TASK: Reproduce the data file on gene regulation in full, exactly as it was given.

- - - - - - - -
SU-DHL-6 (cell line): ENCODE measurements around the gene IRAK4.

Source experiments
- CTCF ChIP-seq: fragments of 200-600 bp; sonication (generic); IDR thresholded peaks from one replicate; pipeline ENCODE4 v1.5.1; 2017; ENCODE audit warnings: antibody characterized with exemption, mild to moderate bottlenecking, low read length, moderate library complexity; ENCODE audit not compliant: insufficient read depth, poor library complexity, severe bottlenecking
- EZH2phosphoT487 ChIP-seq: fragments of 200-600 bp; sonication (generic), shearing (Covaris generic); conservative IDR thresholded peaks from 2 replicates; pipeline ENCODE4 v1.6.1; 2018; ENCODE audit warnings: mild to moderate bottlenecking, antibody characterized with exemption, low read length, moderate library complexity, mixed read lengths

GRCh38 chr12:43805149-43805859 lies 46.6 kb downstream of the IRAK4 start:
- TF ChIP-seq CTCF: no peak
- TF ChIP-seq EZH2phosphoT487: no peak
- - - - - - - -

SU-DHL-6 (cell line): ENCODE measurements around the gene IRAK4.

Source experiments
- CTCF ChIP-seq: fragments of 200-600 bp; sonication (generic); IDR thresholded peaks from one replicate; pipeline ENCODE4 v1.5.1; 2017; ENCODE audit warnings: antibody characterized with exemption, mild to moderate bottlenecking, low read length, moderate library complexity; ENCODE audit not compliant: insufficient read depth, poor library complexity, severe bottlenecking
- EZH2phosphoT487 ChIP-seq: fragments of 200-600 bp; sonication (generic), shearing (Covaris generic); conservative IDR thresholded peaks from 2 replicates; pipeline ENCODE4 v1.6.1; 2018; ENCODE audit warnings: mild to moderate bottlenecking, antibody characterized with exemption, low read length, moderate library complexity, mixed read lengths

GRCh38 chr12:43805149-43805859 lies 46.6 kb downstream of the IRAK4 start:
- TF ChIP-seq CTCF: no peak
- TF ChIP-seq EZH2phosphoT487: no peak